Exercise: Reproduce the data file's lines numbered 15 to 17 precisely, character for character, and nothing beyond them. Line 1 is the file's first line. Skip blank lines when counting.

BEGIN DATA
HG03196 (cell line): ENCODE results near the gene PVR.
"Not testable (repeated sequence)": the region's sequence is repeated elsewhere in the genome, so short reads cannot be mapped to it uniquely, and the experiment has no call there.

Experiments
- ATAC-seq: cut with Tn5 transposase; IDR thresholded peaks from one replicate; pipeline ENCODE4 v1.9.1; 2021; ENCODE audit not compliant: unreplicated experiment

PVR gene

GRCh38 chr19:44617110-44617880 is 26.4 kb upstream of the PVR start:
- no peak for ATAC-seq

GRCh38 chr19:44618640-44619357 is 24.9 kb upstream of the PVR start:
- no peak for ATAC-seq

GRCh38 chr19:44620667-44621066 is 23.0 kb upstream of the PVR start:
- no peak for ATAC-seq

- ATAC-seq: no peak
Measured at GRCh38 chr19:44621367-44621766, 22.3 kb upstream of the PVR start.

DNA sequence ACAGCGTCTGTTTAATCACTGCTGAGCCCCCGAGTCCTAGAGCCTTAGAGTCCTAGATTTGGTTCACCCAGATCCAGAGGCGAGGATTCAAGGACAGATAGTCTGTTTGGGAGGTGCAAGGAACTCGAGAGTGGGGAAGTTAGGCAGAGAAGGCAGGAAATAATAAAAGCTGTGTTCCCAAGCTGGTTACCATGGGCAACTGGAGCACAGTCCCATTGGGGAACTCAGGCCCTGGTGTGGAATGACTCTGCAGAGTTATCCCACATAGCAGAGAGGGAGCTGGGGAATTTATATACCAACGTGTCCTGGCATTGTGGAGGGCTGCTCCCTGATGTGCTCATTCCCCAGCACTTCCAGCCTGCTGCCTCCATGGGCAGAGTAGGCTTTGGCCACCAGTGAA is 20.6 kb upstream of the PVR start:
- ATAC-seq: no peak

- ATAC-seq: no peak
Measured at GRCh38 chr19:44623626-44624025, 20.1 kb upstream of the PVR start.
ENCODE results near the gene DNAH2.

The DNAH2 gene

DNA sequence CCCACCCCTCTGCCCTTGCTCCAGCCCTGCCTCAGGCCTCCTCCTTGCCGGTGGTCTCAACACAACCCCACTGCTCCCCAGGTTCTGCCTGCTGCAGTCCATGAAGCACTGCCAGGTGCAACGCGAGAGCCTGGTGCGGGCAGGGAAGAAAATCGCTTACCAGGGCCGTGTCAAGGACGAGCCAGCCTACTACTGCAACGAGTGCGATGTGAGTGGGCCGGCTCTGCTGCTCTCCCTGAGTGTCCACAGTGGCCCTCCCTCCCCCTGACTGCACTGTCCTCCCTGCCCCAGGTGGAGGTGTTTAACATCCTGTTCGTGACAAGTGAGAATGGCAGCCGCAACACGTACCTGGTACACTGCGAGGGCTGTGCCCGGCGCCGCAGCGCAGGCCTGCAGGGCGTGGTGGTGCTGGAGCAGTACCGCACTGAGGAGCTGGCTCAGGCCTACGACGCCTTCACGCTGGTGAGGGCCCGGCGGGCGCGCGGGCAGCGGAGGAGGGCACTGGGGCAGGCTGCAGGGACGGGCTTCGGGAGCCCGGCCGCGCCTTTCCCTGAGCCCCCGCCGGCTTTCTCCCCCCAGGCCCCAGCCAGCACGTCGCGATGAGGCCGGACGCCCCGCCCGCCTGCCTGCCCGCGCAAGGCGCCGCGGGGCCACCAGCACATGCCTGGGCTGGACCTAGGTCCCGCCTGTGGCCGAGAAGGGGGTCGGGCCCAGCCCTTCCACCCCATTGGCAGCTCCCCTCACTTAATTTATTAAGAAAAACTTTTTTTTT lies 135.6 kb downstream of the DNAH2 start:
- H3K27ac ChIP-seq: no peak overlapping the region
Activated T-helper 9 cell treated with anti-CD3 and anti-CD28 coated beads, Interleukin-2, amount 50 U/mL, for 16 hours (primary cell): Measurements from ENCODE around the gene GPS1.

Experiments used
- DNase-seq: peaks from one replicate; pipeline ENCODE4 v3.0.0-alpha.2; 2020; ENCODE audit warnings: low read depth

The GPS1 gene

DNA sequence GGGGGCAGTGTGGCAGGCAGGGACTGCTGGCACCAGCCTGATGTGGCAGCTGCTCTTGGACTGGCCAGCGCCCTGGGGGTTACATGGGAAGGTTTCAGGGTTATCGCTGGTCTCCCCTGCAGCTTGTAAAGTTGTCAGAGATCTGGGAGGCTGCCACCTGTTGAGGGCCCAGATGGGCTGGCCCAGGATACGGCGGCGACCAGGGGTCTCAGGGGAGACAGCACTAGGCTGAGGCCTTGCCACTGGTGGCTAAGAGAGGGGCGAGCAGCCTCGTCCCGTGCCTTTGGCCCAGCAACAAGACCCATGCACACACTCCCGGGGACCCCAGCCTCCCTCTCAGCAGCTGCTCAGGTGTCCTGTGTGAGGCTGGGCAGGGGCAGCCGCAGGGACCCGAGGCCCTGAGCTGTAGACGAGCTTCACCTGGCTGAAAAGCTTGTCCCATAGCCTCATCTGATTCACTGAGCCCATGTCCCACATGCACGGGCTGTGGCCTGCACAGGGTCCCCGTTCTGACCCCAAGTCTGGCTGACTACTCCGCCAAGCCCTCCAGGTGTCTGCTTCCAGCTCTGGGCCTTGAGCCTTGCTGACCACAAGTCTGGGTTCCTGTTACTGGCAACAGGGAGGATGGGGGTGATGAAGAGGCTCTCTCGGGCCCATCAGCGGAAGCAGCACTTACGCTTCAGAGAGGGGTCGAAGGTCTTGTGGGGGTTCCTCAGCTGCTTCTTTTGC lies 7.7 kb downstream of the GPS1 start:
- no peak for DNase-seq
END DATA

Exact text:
- ATAC-seq: no peak

- ATAC-seq: no peak
Measured at GRCh38 chr19:44623626-44624025, 20.1 kb upstream of the PVR start.